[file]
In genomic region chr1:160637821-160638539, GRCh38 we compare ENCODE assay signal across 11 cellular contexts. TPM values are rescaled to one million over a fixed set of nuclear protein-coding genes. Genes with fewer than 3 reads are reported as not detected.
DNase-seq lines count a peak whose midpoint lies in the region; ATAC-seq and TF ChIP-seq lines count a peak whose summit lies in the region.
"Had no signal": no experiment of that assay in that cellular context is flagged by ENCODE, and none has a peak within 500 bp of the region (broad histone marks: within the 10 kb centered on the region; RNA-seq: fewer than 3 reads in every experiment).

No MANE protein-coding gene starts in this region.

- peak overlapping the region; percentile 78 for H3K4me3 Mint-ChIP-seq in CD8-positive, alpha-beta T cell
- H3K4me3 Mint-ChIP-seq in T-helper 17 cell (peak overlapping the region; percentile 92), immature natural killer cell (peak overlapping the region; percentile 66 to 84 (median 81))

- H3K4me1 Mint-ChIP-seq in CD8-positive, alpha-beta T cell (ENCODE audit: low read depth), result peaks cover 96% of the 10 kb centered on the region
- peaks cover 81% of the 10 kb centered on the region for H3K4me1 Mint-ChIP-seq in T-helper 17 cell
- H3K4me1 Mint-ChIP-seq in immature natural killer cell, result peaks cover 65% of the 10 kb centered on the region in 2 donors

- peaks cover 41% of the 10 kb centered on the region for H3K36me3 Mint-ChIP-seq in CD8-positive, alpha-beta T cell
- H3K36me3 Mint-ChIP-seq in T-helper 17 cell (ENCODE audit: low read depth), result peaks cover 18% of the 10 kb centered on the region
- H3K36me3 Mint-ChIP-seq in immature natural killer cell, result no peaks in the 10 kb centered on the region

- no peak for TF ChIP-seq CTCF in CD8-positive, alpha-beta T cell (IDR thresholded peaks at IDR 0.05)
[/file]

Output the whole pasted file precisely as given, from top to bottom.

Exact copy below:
In genomic region chr1:160637821-160638539, GRCh38 we compare ENCODE assay signal across 11 cellular contexts. TPM values are rescaled to one million over a fixed set of nuclear protein-coding genes. Genes with fewer than 3 reads are reported as not detected.
DNase-seq lines count a peak whose midpoint lies in the region; ATAC-seq and TF ChIP-seq lines count a peak whose summit lies in the region.
"Had no signal": no experiment of that assay in that cellular context is flagged by ENCODE, and none has a peak within 500 bp of the region (broad histone marks: within the 10 kb centered on the region; RNA-seq: fewer than 3 reads in every experiment).

No MANE protein-coding gene starts in this region.

- peak overlapping the region; percentile 78 for H3K4me3 Mint-ChIP-seq in CD8-positive, alpha-beta T cell
- H3K4me3 Mint-ChIP-seq in T-helper 17 cell (peak overlapping the region; percentile 92), immature natural killer cell (peak overlapping the region; percentile 66 to 84 (median 81))

- H3K4me1 Mint-ChIP-seq in CD8-positive, alpha-beta T cell (ENCODE audit: low read depth), result peaks cover 96% of the 10 kb centered on the region
- peaks cover 81% of the 10 kb centered on the region for H3K4me1 Mint-ChIP-seq in T-helper 17 cell
- H3K4me1 Mint-ChIP-seq in immature natural killer cell, result peaks cover 65% of the 10 kb centered on the region in 2 donors

- peaks cover 41% of the 10 kb centered on the region for H3K36me3 Mint-ChIP-seq in CD8-positive, alpha-beta T cell
- H3K36me3 Mint-ChIP-seq in T-helper 17 cell (ENCODE audit: low read depth), result peaks cover 18% of the 10 kb centered on the region
- H3K36me3 Mint-ChIP-seq in immature natural killer cell, result no peaks in the 10 kb centered on the region

- no peak for TF ChIP-seq CTCF in CD8-positive, alpha-beta T cell (IDR thresholded peaks at IDR 0.05)